During the 1950s and 1960s, Roberto Gerhard gathered a significant magnetic tape collection in his home studio, creating a major repository of early electronic sound recordings of his own works. The pieces on this record present a complex set of challenges for audio restoration, giving at the end a complete understanding of his compositional process and allowing the spirit and vitality of his electronicwork to speak clearly to the listener.
The versions of the pieces on this record represent an attempt to present Gerhard's musical thoughts as free as possible from distracting technical deficiencies that obscure the musical content of the tapes. To this end a number of processes have been employed to reduce tape hiss and broadband noise, clicks, crackle, mains hum, tape splices and low frequency thuds, ranging from automated algorithms to a more painstaking manual cleanup of the audio spectrum. Every process of musical audio restoration must seek a compromise between the removal of elements that are problematic to the modern listener, and the preservation of the vital sonic and musical characteristics of the recordings.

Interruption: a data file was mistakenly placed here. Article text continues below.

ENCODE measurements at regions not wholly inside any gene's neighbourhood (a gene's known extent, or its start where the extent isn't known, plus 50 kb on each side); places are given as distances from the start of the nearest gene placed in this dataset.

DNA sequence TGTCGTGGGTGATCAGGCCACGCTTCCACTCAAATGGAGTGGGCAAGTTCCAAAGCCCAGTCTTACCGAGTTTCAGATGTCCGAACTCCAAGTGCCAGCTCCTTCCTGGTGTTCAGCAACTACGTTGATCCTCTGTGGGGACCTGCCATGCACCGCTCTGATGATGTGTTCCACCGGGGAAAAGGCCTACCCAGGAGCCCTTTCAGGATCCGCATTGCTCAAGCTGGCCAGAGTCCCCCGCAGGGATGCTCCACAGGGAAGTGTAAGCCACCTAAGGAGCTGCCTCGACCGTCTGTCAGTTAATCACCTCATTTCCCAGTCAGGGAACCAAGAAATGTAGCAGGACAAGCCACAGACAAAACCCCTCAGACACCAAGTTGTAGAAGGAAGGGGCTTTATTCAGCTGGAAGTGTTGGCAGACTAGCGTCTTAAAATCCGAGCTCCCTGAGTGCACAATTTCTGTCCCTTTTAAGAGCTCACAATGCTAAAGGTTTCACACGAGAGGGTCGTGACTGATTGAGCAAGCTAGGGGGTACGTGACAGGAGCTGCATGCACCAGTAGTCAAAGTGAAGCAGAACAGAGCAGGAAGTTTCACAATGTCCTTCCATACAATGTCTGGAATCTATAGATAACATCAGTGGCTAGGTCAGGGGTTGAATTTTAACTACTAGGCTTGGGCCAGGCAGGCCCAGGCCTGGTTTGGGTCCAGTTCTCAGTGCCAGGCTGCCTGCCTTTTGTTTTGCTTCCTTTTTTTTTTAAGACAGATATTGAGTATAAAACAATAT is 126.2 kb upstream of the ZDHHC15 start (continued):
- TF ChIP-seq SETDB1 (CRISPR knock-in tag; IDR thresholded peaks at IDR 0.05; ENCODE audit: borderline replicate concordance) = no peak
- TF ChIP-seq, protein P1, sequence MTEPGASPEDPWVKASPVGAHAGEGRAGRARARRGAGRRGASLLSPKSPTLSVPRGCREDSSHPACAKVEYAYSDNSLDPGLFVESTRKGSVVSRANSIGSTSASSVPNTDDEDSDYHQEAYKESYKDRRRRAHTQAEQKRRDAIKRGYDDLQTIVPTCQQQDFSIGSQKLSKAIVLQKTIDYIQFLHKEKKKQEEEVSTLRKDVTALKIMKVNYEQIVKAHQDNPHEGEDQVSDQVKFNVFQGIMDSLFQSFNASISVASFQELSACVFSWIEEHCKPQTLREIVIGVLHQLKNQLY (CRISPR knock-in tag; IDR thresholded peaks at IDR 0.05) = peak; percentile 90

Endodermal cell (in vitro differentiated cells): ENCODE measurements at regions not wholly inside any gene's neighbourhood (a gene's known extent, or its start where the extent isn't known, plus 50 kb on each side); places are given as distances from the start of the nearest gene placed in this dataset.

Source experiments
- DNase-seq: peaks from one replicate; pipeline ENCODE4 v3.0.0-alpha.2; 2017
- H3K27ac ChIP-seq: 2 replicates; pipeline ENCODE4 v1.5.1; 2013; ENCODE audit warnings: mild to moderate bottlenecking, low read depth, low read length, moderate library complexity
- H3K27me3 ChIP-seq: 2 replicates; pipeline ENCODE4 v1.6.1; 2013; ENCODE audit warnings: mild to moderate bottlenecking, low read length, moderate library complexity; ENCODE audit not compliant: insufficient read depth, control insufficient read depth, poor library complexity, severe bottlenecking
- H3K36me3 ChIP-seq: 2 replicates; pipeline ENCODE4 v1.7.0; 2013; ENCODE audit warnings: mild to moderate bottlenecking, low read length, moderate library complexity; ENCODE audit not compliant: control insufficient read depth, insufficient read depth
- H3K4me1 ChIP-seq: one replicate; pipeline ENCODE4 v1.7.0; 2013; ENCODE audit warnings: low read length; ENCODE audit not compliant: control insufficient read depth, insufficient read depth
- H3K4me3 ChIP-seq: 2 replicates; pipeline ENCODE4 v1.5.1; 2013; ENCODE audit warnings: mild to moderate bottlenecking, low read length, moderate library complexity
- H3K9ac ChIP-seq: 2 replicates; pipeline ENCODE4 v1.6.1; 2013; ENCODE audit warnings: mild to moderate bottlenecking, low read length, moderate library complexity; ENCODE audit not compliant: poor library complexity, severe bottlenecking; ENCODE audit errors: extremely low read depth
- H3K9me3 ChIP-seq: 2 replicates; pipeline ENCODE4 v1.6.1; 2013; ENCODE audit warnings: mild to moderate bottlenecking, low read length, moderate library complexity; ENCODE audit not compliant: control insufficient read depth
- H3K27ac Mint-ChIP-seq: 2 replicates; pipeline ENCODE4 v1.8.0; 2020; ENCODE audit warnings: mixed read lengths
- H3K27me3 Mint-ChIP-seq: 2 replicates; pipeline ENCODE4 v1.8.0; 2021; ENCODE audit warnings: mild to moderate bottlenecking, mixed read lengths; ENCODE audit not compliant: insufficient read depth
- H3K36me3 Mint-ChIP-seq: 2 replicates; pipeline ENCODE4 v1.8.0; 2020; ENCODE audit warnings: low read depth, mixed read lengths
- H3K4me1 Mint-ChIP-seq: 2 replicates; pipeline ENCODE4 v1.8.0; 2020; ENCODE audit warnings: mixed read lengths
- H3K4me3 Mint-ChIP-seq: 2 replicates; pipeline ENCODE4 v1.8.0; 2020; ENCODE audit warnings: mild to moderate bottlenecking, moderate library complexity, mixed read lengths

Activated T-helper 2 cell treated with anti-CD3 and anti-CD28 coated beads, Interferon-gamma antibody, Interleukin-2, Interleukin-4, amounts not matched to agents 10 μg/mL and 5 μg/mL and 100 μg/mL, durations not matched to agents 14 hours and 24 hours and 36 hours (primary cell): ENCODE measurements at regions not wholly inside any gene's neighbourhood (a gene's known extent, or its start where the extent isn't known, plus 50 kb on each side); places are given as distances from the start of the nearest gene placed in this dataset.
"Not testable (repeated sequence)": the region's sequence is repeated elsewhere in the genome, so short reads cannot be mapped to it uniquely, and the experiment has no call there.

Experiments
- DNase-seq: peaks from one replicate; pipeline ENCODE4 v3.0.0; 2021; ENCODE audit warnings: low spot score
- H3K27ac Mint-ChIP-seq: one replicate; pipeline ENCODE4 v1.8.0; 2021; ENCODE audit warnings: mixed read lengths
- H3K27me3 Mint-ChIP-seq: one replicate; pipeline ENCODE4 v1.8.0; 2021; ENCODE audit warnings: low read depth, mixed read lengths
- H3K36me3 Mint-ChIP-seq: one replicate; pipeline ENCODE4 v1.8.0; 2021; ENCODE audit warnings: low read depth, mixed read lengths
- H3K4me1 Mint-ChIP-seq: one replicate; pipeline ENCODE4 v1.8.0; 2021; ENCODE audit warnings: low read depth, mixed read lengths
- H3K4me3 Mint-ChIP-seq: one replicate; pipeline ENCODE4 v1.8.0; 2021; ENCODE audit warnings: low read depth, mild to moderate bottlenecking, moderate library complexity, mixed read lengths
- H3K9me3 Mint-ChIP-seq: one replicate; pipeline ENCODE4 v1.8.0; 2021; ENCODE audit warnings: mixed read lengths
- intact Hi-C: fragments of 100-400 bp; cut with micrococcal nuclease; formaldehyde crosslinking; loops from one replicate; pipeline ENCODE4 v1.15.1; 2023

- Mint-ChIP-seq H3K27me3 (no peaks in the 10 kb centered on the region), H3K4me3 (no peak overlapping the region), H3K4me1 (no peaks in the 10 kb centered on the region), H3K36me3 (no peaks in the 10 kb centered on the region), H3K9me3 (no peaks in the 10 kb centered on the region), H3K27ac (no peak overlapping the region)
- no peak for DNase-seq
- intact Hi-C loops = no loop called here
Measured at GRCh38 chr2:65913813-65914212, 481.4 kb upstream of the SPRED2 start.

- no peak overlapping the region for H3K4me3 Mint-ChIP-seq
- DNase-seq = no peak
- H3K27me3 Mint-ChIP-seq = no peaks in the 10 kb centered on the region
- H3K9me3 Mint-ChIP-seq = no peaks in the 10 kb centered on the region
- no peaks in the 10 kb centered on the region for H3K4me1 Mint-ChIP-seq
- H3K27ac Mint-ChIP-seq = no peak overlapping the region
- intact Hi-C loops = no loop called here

Roberto Gerhard (born 1896 in Valls, Spain; died 1970) initially studied piano with Granados and composition with Felipe Pedrell. When Pedrell died in 1922, Gerhard moved to Vienna as a pupil of Arnold Schoenberg. Returning to Barcelona in 1928 he became a central figure in the Catalonian avant-garde, befriending such figures as Pablo Casals and Joan Miró. Identified with the Republican cause throughout the Spanish Civil War, Gerhard was forced to flee to France in 1939 and later that year settled in Cambridge, England. Once in England, Gerhard produced a series of orchestra and stage works that would establish his international reputation. The Symphony (in memory of Pedrell), the ballet Don Quixote, First String Quartet, and the opera The Duenna followed in quick succession. In the 1950s Gerhard developed his musical style, synthesizing Schoenbergian serialism with Catalan folksong. These years also marked him out as the first composer in England to engage seriously with electronic music. Gerhard worked extensively at the newly formed BBC Radiophonic Workshop producing a series of abstract electronic works as well as electronic music for stage - most notably his score for the 1955 Royal Shakespeare Production of King Lear. The last decade of his life saw Gerhard's musical language evolve still further and the composition of late masterpieces such as the Symphony N°.3 'Collages' which includes a significant tape part, Symphony N°.4 'New York', the chamber symphony - Leo and the masterly Concerto for Orchestra.